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Smooch your Pooch

If I were judging this book just on it’s overall cuteness and character, this book would get a top score. The cartoons are engaging, the rhymes catchy, and the overall message of “dogs are fun” is great. It’s clear that the intentions of the book are good. The authors are encouraging children to make the pet an active member of the family.  The problem is that a number of the recommendations are actually dangerous. In fact, the recommendation from which the book takes its title is the most dangerous recommendation of all. While the authors suggest to kids to, “Smooch your pooch to show that you care,” they fail to recognize that most dogs don’t like being hugged or kissed. The authors are clearly unaware that while many dogs tolerate being hugged and kissed, most don’t actually like it, especially not “anytime, anywhere” as the book suggests. In fact, according to a study of dog bites to kids published in Injury Prevention in 2007, the researchers found that familiar children were bitten most often in the context of “nice” interactions — such as kissing and hugging — with their own dogs or dogs that they knew.  And most children had been bitten by dogs that had no history of biting.

Unsafe Recommendation #2

There are other unsafe recommendations in the book. For instance, one illustration and rhyme says, “Let him sit by your side when you go for a [car] ride. And make sure the window is opened up wide. When his ears get all flappy, you’ll know your dog’s happy!” The illustration shows the dog with his front feet propped on the car door and his head sticking out the window.  It looks like fun and it’s not unusual to see a dog engaged in this activity but, at least one of my colleagues has quite a few horror stories to tell. Says Kathie Hayes, co-owner of Narnia Pet Behavior & Training, a popular dog training facility in Chicago, “One of our clients had her dog on leash in the car, she was holding the leash, but let the dog lean out the window. She had to make a sudden stop and the dog fell out of the window. The leash became taut and the dog rolled under the car and was killed because she ran over the dog with her own car.”

“A second client was on his way over for our class,” says Hayes, “[he] had his dog in the back seat with the back window rolled all the way down. The dog had his feet up on the door with half his body hanging out. The driver had to make a sudden stop and the dog fell out of the window and in the path of an on-coming car. The dog was hit by the car but did survive with a broken leg.”

And in yet another case Hayes describes, “A friend of mine spent over a thousand dollars on a hunting dog. He let the dog hang his head out the car window. A twig flew up and stabbed the dog in the eye.” Two thousand dollars were spent on veterinary bills for surgery and treatment (not to mention the pain and suffering the dog experienced) but the accident still resulted in blindness in that eye, so the dog could not be used for hunting.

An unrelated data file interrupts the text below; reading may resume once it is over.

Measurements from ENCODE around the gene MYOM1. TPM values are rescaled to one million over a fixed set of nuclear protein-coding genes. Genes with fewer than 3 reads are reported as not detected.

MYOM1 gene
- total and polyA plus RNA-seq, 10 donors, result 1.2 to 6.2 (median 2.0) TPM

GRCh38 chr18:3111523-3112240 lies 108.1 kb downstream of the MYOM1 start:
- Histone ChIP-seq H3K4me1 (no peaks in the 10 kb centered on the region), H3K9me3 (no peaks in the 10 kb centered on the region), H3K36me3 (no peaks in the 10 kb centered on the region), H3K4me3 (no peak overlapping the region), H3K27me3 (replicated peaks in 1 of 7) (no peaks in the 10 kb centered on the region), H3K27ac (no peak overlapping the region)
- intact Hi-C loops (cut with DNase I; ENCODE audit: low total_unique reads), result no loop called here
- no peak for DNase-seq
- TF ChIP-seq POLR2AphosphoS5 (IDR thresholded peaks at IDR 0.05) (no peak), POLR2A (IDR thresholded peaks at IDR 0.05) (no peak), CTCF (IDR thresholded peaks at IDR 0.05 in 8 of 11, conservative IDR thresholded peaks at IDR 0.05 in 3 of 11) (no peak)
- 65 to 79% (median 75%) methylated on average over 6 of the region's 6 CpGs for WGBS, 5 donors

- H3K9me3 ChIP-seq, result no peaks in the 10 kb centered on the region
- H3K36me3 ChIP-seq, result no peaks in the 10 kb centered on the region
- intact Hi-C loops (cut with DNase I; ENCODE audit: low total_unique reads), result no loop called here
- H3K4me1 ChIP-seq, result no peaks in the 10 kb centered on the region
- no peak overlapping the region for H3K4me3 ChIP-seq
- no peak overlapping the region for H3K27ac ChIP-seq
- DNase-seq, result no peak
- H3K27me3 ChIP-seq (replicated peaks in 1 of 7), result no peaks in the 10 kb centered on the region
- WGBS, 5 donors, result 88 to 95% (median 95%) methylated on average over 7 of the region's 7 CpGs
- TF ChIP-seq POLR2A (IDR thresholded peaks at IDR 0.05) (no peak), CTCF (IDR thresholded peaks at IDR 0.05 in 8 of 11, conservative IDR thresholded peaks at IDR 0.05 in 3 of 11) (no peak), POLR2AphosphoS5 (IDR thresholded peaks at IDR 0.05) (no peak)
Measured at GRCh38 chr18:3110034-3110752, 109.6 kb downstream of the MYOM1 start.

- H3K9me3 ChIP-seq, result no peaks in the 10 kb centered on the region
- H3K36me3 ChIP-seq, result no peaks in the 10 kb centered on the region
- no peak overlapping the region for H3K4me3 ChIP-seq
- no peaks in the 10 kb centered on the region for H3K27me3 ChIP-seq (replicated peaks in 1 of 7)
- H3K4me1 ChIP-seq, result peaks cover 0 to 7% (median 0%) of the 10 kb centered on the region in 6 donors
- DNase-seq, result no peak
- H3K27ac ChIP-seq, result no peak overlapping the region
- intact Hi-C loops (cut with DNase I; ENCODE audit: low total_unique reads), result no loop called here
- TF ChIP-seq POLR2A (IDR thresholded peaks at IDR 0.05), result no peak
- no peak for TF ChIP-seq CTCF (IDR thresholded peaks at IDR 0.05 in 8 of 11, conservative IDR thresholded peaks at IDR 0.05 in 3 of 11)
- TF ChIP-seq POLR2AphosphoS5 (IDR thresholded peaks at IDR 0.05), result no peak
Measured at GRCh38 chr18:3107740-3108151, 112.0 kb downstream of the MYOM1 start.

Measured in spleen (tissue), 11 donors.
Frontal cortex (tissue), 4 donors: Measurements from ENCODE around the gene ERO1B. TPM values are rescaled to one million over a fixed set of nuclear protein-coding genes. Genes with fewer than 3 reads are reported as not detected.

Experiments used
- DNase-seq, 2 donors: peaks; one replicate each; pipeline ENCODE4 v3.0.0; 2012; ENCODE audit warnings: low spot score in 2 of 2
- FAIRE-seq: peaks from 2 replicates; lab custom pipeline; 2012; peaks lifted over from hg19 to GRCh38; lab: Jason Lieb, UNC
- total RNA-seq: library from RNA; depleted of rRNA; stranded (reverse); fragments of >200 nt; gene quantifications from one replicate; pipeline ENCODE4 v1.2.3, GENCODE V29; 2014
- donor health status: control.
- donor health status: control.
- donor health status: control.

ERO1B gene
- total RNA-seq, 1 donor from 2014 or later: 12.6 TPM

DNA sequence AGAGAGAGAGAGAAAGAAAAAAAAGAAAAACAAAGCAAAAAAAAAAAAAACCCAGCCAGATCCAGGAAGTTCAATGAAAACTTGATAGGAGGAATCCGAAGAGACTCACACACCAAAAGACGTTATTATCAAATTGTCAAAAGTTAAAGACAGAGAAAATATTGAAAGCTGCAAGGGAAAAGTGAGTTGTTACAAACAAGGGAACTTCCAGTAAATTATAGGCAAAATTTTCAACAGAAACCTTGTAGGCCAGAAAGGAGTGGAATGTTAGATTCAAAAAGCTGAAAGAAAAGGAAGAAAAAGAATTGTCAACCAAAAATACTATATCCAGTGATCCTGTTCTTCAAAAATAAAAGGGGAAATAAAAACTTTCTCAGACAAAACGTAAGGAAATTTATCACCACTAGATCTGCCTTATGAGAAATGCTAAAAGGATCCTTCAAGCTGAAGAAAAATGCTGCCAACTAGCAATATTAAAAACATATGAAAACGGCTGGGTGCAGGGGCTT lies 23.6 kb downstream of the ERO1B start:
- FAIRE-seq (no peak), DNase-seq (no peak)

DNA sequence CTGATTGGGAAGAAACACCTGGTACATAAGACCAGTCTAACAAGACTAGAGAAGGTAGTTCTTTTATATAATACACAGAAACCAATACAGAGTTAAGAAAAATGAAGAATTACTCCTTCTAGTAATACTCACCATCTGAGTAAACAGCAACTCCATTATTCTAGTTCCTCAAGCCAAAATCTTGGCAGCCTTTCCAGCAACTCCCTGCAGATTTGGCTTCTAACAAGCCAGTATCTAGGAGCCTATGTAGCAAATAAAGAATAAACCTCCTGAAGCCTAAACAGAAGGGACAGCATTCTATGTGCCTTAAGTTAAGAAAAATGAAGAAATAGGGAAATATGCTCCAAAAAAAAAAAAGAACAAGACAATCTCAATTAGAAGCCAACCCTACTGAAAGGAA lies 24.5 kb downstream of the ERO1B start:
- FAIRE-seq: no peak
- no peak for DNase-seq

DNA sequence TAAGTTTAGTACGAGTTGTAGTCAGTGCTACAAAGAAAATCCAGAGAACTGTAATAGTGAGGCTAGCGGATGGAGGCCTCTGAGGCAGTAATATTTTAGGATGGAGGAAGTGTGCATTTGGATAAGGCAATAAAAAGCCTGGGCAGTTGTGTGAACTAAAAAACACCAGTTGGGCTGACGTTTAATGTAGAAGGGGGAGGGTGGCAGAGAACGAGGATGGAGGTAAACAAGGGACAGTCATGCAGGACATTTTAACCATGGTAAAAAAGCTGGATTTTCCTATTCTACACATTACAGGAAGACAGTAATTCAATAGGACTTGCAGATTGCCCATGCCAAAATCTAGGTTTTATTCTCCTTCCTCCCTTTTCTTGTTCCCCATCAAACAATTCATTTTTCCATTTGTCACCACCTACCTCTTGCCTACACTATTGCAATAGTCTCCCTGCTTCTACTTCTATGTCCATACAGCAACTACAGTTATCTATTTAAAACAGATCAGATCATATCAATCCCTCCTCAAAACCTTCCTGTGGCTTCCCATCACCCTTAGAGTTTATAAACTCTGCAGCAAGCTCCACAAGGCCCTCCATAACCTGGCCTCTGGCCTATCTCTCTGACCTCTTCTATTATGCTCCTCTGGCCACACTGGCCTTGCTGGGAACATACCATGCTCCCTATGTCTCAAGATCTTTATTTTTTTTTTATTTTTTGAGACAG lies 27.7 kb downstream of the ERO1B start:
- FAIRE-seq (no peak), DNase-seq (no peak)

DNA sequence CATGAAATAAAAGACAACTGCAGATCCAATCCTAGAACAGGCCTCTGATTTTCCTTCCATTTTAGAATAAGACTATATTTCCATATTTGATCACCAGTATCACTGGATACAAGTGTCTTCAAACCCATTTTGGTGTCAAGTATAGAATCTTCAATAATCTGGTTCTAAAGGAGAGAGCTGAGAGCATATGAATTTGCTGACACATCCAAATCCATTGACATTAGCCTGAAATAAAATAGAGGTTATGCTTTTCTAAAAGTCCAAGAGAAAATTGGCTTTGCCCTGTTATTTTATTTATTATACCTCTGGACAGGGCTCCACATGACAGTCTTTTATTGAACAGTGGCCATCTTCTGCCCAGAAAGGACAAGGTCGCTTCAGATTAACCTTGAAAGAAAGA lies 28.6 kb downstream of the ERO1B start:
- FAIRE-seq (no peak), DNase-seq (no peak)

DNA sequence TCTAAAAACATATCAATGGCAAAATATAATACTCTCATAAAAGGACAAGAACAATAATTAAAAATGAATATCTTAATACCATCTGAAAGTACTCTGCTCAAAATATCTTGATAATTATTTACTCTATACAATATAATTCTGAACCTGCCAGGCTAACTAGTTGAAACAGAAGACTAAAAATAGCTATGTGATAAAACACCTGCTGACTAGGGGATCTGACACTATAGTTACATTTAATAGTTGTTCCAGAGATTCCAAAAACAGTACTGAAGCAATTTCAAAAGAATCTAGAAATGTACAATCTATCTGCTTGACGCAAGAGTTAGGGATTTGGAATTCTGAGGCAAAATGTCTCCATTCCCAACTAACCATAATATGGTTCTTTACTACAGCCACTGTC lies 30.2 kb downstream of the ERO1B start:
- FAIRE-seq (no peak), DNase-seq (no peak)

A more appropriate but fun recommendation would be to “Let him sit by your side wearing a seatbelt when you go for a ride. And make sure the window is open, but not too wide.” A second illustration could emphasize that some dogs like the feel of wind on their face but if so, they should have protection for their eyes. An illustration of a dog with its head sticking out of the window could include a dog wearing protective goggles (such as Doggles). These messages would be informative, instructional, and cute.

Unsafe Recommendation #3

While this book is only thirty pages long, there is no shortage of unsafe recommendations. One odd suggestion is that, “When he woofs at the door, let him go right on out.” The illustration shows the dog being let out the front door. This makes me wonder if the authors live in a region of the country without leash laws where dogs normally wander the neighborhood and if so, don’t they get hit by cars? A more appropriate illustration and suggestion would be of the child letting the dog into a fenced-in backyard to go potty.

Unsafe Recommendation #4

My last complaint as a veterinarian is the section that says “Toss him a bone, feed him some kibble. Or better yet, pizza. He’d sure like a nibble.” Realistically, once he comes back from the veterinary hospital with bills for pancreatitis I think the adults may want to scratch that suggestion out of the book. A more appropriate rhyme would have been “Or better yet, pizza, but only a nibble.”

Now, I’m sure some of you who already own this book may pooh-pooh we veterinarians and dog care professionals as being no fun and think the unsafe consequences aren’t likely to happen. But think about this…

What if the book said, “Pinch your sister’s cheeks to show you care, pinch them anytime, anywhere.” Or it said, “Bounce and scream with your brothers in the car when you go for a ride. Remember to open the window wide.” Or it said, “Play in the street with your brother, play video games. Or better yet, offer him a cigarette, or a Mary Jane.” All of these could be accompanied by cute, adorable illustrations, but that wouldn’t make the suggestions safe or appropriate.


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